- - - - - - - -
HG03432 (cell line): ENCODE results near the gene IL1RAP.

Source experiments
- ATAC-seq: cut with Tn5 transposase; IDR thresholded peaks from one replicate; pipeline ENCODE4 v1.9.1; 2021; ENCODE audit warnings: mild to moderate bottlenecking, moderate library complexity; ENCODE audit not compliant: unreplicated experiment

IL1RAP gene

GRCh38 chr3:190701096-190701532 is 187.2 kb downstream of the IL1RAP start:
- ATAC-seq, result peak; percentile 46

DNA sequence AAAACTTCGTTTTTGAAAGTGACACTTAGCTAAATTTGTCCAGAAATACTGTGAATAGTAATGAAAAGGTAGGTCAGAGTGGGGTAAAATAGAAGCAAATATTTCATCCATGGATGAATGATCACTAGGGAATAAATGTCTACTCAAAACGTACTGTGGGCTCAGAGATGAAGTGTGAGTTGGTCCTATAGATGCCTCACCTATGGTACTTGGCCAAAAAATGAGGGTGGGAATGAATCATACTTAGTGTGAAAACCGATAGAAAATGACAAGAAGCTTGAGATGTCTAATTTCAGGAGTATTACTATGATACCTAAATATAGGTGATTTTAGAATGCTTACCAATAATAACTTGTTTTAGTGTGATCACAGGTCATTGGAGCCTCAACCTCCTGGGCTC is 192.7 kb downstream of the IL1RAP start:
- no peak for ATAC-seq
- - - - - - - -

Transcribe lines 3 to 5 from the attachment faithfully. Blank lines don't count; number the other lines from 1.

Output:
- ATAC-seq: cut with Tn5 transposase; IDR thresholded peaks from one replicate; pipeline ENCODE4 v1.9.1; 2021; ENCODE audit warnings: mild to moderate bottlenecking, moderate library complexity; ENCODE audit not compliant: unreplicated experiment

IL1RAP gene

GRCh38 chr3:190701096-190701532 is 187.2 kb downstream of the IL1RAP start: